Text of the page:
What you described as intervals is a fartlek session (just a specific type of random intervals), it's one of my favourite types of sessions and I think it's perfect for what you're after, it's also in my book, the best speed session any athlete can do, if you only have time for one speed session, make it a fartlek!

I'd suggest really mixing things up though, this time of year I do fartlek sessions that not only use pace to alter intensity but terrain and elevation too, I live in Conwy, North Wales so am surrounded by hills and beaches which I use to my advantage. I'd start on a road, then run on some hard packed gravel, then a dirt track, then grass, open hillside, moorland, beach, up hills, down hills, this time of year you can run on lots of different surfaces in the same shoes so make the most of it, it can be a real challenge. So instead of aiming for a lamppost you can sprint to the top of a hill and jog down the other side, or take it easy up the hill then sprint down a forestry track etc. It can really add another dimension to a session and mixing it up like this really toughens you up, going off road strengthens your ankles and leg muscles much more than just road running, it's like getting a free gym workout thrown in.

All I'd suggest is you do some recovery runs in between hard sessions, going out and doing a few miles at low intensity some days, just doing fartleks could make you overdo it and more vulnerable to injury.

Also in the future if you want to step it up a notch, most people live near an athletics track, and most tracks have a weekly interval session for adults that anyone can join in on, mine does one every Monday for 2.50 and you do a session with the local athletics club. This would be an eye opener for you as it's impossible for any individual to push themselves as hard when on their own, as they find themselves doing training in a group, especially a group of seasoned runners, they'll do stuff like 14x400m with 2mins static rest, pyramid sessions which really hurt and so on.

Last edited by Gruff; 11th May 17 at 01:21 PM..
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  #12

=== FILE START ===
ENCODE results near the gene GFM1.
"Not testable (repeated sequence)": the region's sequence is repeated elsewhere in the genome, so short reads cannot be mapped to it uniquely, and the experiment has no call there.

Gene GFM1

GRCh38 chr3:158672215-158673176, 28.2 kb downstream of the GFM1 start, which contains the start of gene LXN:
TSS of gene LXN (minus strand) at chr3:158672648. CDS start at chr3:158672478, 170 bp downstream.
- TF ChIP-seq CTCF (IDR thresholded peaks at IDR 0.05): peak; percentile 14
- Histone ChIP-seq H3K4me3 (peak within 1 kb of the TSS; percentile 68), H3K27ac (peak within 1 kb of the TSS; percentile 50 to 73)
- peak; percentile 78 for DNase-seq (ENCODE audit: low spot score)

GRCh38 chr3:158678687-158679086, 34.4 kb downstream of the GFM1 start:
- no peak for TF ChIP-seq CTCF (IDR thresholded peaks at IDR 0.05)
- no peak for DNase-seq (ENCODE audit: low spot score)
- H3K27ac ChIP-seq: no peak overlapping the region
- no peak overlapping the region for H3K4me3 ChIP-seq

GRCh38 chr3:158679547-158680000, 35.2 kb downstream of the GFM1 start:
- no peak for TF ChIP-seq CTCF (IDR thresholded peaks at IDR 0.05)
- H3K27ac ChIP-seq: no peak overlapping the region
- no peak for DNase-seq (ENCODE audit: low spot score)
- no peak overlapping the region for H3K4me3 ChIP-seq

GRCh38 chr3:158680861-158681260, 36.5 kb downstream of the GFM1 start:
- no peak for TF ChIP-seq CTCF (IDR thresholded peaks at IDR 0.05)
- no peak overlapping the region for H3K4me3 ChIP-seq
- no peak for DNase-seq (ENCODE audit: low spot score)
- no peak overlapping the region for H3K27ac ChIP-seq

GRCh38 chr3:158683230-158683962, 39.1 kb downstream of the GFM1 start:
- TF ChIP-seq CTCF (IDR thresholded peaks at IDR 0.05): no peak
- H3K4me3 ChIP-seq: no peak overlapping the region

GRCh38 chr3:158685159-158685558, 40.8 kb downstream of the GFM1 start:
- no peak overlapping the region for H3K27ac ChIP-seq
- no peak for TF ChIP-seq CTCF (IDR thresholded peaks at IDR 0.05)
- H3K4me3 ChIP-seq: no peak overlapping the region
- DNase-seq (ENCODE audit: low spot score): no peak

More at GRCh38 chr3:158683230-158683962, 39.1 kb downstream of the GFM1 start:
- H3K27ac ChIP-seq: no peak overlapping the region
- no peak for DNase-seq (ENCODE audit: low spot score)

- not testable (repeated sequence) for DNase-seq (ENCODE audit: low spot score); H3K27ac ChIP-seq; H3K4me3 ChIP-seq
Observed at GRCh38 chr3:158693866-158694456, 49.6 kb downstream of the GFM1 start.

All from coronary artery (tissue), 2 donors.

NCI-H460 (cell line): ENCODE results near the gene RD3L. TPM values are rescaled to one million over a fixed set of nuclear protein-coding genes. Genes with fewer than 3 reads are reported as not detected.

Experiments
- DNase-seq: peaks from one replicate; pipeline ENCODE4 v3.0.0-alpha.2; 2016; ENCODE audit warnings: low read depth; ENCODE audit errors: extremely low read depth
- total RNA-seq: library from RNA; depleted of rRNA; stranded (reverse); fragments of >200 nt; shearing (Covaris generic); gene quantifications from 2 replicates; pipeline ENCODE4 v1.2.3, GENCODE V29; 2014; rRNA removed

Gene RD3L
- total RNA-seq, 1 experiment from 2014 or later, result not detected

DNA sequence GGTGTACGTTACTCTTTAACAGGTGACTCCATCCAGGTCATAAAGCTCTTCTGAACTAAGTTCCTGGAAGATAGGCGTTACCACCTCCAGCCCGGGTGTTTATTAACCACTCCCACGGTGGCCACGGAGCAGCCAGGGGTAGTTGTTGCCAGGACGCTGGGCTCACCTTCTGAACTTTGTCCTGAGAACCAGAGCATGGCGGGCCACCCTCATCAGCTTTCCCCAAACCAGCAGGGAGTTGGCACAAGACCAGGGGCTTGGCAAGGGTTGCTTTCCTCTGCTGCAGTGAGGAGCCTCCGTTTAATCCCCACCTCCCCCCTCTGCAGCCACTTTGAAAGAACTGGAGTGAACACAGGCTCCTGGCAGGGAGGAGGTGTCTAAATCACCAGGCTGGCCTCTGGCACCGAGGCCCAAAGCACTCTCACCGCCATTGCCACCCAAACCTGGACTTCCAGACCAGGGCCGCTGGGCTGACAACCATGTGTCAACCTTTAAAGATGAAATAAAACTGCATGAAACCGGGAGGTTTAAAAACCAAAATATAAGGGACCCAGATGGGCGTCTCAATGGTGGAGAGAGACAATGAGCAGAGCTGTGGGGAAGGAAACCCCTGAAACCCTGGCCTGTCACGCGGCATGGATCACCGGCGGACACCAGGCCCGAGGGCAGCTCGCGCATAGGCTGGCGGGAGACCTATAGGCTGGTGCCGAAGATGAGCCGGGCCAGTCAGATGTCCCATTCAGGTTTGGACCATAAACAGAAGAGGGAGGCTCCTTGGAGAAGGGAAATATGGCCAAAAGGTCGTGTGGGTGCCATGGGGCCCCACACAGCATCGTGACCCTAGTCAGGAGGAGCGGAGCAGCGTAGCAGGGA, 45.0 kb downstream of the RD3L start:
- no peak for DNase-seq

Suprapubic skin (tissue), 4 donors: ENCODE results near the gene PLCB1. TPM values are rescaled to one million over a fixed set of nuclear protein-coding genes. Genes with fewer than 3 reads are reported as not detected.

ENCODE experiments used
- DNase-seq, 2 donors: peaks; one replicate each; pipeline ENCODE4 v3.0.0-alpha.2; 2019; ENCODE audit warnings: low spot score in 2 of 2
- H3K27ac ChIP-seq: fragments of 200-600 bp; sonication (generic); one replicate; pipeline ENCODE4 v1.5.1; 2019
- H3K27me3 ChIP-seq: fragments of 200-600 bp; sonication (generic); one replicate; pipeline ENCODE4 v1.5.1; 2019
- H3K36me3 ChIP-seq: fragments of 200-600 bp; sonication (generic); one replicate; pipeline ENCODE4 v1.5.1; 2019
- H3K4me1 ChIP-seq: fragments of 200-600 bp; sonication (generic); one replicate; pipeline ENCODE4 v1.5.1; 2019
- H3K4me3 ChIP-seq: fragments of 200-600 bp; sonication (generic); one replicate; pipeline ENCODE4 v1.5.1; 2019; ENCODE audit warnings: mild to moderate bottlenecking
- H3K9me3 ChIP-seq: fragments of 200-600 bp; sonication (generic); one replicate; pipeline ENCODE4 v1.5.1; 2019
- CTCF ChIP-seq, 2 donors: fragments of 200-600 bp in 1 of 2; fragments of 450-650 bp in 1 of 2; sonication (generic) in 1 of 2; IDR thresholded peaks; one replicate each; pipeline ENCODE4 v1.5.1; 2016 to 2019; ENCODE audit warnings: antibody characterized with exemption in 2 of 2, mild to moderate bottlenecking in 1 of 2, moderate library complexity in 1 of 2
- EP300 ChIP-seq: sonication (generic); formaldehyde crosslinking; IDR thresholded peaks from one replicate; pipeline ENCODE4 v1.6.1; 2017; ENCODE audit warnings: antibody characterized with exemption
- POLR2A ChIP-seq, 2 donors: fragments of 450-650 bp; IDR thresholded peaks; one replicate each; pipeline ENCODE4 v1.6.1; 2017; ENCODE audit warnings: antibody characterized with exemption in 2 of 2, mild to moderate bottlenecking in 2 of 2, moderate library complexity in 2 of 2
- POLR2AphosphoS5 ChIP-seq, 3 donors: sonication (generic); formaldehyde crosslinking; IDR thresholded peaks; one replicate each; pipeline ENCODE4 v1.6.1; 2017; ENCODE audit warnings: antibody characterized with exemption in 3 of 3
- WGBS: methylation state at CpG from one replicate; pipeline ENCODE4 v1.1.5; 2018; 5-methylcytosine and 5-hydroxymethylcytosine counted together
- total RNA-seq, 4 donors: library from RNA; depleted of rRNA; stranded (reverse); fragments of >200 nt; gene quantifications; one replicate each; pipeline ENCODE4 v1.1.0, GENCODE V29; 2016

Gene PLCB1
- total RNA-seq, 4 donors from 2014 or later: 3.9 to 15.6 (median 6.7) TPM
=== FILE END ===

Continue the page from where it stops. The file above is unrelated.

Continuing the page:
Old 11th May 17, 07:15 PM
runfastson runfastson is offline
Gender: Male  
 
Yes I studied sports I know what fartlek is and about it. I'm not to bothered about training advice but appreciate it none the less.

Just wondering if response to training and potential improvements much worse or lower now than compared to late teens etc..or even worthwile.

That was my main query really.
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  #13  
Old 11th May 17, 07:29 PM
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Gruff Gruff is offline
Gender: Male  
 
I'm not sure, from everything you've said on this and other threads, that you even want to improve your fitness, or ever will, so all this discussion is somewhat pointless really. It surprises me from the things you've said, that you've ever studied sports at any level.

Last edited by Gruff; 11th May 17 at 07:30 PM..
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  #14  
Old 11th May 17, 09:05 PM
Stupid Beard Stupid Beard is offline
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Quote:
Originally Posted by runfastson View Post
Just wondering if response to training and potential improvements much worse or lower now than compared to late teens etc..or even worthwile.

That was my main query really.
I don't see why you're hung up on age. From what you've said in other threads, you're quite unfit and therefore if you train sensibly you'll see an improvement.

If you don't train at all you will see no improvement at all.
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  #15  
Old 11th May 17, 10:14 PM
Revenged Revenged is offline
 
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Quote:
Originally Posted by runfastson View Post
so what you mean you say in sprint session you only do sprints and recovery, no jogging etc?

So I should not do full burst sprints in my 30min jog? Just fast jog and slower jog etc.

I should set a day to do sprints separately? where I do say 8*100m sprints with 2min rest between each sprint?
yes with a sprint session there is only sprints with very long recovery. i would not do 8 x 100m with 2 minutes rest. this is not a sprint session, you can't sprint full out without more rest. the nearest session i've done is like this...

[120m sprint, 3 minutes recovery, 150m sprint, 3 minutes recovery, 180m sprint, 8-10mins recovery] x 2 or 3 sets

its up to you what you do, i think any running would be helpful. if you want to include some sprints in training, [which i think is fine!] i would start with a warm up jog of 10 minutes, some light drills and then do some walk back sprints on a football pitch.

it should be like 80% speed, not flat out as you have only a short recovery walking back from the sprint. i do them on the length of a football pitch as on grass you less likely to pick up injury.